FREEDOM OF (SYNTHETIC) SPEECH: Justin Birch has used assistive communication devices to speak since a brain aneurysm in 2003 rendered him unable to use his own voice. Image: © DYNAVOX MAYER-JOHNSON
Justin Birch lost his ability to speak in 2003 as the result of a brain aneurysm, but these days he is such a facile conversationalist he can ask for his favorite dinner—Ruby Tuesday Minis with fries and a raspberry iced tea—as well as harass his opponents after he defeats them at Texas Hold 'em.
Of course, Birch, who turns 34 this week, is a polite resident of Cape Coral, Fla., who would never intentionally annoy anyone, but it is nice to have the same speech options as those who can speak on their own. Birch (who can walk with the aid of a cane) achieves this via an assistive communication device that allows him to tap out messages on a touch screen using a stylus. After his messages are composed, the portable pad uses special software to announce his thoughts in a simulated tones that sound similar to Justin's own pre-aneurysmal voice.
Eight out of 1,000 people—roughly 2.5 million in the U.S.*—cannot use their voice to communicate due to a variety of reasons, whether it is a birth condition such as autism or Down's syndrome, the onset of amyotrophic lateral sclerosis (ALS—aka Lou Gehrig's Disease), or a traumatic event such a stroke or brain injury, says Jim Shea, vice president of marketing for Pittsburgh-based DynaVox Mayer-Johnson, which makes a range of assistive communication devices, including the V system that Birch uses.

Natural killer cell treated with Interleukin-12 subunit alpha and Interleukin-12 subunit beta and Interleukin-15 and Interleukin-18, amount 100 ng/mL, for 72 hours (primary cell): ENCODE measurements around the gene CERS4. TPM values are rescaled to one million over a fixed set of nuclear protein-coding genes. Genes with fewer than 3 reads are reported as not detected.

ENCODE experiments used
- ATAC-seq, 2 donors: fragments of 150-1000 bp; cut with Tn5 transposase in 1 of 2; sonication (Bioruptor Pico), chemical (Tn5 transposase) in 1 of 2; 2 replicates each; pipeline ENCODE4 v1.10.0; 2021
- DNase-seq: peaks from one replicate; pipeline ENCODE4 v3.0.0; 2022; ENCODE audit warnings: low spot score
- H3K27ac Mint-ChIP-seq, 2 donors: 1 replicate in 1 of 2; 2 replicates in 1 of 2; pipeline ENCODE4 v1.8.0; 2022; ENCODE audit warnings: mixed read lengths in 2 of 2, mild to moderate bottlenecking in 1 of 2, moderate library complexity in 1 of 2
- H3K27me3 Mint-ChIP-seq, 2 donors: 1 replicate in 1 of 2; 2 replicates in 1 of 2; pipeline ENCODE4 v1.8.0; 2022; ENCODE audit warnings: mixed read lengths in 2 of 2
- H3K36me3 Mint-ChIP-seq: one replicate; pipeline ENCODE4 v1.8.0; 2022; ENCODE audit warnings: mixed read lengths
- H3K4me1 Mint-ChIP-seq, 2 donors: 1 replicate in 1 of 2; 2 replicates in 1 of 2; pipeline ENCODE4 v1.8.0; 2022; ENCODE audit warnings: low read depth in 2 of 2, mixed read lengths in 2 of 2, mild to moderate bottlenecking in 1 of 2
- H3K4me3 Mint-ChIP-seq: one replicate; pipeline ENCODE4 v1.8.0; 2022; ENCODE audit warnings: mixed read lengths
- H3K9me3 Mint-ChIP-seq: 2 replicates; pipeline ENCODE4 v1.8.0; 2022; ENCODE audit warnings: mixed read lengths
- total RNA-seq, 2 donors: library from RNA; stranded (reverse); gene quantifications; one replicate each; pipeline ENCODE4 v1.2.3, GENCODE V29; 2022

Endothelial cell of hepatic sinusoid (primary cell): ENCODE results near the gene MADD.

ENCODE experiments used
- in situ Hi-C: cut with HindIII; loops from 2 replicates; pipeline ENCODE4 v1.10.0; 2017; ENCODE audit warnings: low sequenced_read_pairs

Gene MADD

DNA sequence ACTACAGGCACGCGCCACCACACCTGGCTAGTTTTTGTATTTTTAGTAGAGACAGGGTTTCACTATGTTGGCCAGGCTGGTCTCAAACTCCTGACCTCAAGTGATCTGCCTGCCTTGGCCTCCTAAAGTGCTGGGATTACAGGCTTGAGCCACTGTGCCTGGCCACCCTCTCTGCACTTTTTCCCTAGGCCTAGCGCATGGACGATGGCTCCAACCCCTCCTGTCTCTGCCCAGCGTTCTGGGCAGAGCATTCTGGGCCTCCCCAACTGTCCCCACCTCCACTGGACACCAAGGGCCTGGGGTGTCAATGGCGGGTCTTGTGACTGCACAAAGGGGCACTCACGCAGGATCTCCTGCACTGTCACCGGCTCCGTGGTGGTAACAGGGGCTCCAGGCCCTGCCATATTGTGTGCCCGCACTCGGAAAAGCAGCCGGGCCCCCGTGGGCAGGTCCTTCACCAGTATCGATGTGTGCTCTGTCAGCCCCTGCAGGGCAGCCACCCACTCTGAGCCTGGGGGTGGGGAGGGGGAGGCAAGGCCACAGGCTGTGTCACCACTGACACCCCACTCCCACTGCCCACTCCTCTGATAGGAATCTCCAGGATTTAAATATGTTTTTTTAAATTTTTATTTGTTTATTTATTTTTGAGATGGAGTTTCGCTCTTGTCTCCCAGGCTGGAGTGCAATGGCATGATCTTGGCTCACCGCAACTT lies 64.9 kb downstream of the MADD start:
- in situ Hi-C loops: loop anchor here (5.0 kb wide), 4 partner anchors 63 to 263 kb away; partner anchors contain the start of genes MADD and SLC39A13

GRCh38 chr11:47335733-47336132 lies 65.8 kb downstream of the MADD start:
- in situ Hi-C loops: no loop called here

In a sign of things to come, DynaVox and other makers of assistive communication devices are moving beyond Windows-based systems like the V to emulate smart phones like Apple's iPhone that integrate dynamic touch screens, wireless Internet connectivity and music players into a single portable package. The first of this next generation is the Xpress, a handheld communicator DynaVox introduced today.
These devices have come a long way from the gadgets first introduced in the late 1960s that allowed those who were mute to type out messages one letter at a time using a keyboard. For those without the use of their limbs, the typing was accomplished by watching a lighted display and puffing into a tube or touching a switch—depending upon the user's capability—when the desired letter was highlighted on a screen. British theoretical physicist Stephen Hawking, one of the most prominent users of such technology, communicates via a DECtalk DTC01 voice synthesizer developed by Digital Equipment Corporation in the early 1980s. Disabled by a motor neuron disease, Hawking uses his cheek to depress a switch that helps him choose letters and words when communicating.
From these painstakingly slow devices sprang subsequent generations that made use of newly developed technologies, including computers, touch screens and even optics that could determine what one wanted to say by tracking a user's eyes as they moved across a digital display.
*Correction (8/11/09): This article originally stated that one out of eight people—roughly three million in the U.S.—cannot use their voice to communicate.